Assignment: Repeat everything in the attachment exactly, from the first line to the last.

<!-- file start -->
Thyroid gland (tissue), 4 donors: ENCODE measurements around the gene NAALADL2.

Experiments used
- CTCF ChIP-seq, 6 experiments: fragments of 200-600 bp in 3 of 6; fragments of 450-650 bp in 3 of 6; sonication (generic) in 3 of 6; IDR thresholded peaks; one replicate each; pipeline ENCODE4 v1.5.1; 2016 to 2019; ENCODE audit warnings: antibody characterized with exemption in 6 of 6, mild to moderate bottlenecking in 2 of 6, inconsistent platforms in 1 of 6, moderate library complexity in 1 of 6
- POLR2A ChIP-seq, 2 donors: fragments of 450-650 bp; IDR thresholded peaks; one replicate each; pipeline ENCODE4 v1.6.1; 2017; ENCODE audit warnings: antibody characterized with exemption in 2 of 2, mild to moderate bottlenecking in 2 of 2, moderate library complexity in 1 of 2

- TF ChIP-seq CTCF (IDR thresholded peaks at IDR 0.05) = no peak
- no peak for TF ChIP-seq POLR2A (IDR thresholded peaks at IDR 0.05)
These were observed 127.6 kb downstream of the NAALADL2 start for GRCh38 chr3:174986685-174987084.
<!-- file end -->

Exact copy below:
Thyroid gland (tissue), 4 donors: ENCODE measurements around the gene NAALADL2.

Experiments used
- CTCF ChIP-seq, 6 experiments: fragments of 200-600 bp in 3 of 6; fragments of 450-650 bp in 3 of 6; sonication (generic) in 3 of 6; IDR thresholded peaks; one replicate each; pipeline ENCODE4 v1.5.1; 2016 to 2019; ENCODE audit warnings: antibody characterized with exemption in 6 of 6, mild to moderate bottlenecking in 2 of 6, inconsistent platforms in 1 of 6, moderate library complexity in 1 of 6
- POLR2A ChIP-seq, 2 donors: fragments of 450-650 bp; IDR thresholded peaks; one replicate each; pipeline ENCODE4 v1.6.1; 2017; ENCODE audit warnings: antibody characterized with exemption in 2 of 2, mild to moderate bottlenecking in 2 of 2, moderate library complexity in 1 of 2

- TF ChIP-seq CTCF (IDR thresholded peaks at IDR 0.05) = no peak
- no peak for TF ChIP-seq POLR2A (IDR thresholded peaks at IDR 0.05)
These were observed 127.6 kb downstream of the NAALADL2 start for GRCh38 chr3:174986685-174987084.